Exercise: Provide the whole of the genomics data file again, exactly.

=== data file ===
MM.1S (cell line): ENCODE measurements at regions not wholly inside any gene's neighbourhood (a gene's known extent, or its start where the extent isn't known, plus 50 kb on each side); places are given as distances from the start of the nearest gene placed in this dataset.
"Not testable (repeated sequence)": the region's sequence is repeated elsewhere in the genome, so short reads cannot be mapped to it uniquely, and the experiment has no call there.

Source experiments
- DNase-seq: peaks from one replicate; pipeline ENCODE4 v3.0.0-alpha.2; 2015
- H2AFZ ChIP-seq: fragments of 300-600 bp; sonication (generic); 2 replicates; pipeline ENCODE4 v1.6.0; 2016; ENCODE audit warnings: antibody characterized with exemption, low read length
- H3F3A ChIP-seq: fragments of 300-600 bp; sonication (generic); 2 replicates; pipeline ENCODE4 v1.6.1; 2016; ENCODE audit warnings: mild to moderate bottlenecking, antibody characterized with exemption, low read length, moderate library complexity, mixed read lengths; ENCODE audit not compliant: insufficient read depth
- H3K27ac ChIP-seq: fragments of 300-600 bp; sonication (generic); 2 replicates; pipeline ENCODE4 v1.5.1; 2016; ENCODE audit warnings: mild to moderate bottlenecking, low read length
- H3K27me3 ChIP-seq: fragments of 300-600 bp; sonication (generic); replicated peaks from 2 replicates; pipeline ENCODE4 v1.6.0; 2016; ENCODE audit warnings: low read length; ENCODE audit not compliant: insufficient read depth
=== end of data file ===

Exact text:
MM.1S (cell line): ENCODE measurements at regions not wholly inside any gene's neighbourhood (a gene's known extent, or its start where the extent isn't known, plus 50 kb on each side); places are given as distances from the start of the nearest gene placed in this dataset.
"Not testable (repeated sequence)": the region's sequence is repeated elsewhere in the genome, so short reads cannot be mapped to it uniquely, and the experiment has no call there.

Source experiments
- DNase-seq: peaks from one replicate; pipeline ENCODE4 v3.0.0-alpha.2; 2015
- H2AFZ ChIP-seq: fragments of 300-600 bp; sonication (generic); 2 replicates; pipeline ENCODE4 v1.6.0; 2016; ENCODE audit warnings: antibody characterized with exemption, low read length
- H3F3A ChIP-seq: fragments of 300-600 bp; sonication (generic); 2 replicates; pipeline ENCODE4 v1.6.1; 2016; ENCODE audit warnings: mild to moderate bottlenecking, antibody characterized with exemption, low read length, moderate library complexity, mixed read lengths; ENCODE audit not compliant: insufficient read depth
- H3K27ac ChIP-seq: fragments of 300-600 bp; sonication (generic); 2 replicates; pipeline ENCODE4 v1.5.1; 2016; ENCODE audit warnings: mild to moderate bottlenecking, low read length
- H3K27me3 ChIP-seq: fragments of 300-600 bp; sonication (generic); replicated peaks from 2 replicates; pipeline ENCODE4 v1.6.0; 2016; ENCODE audit warnings: low read length; ENCODE audit not compliant: insufficient read depth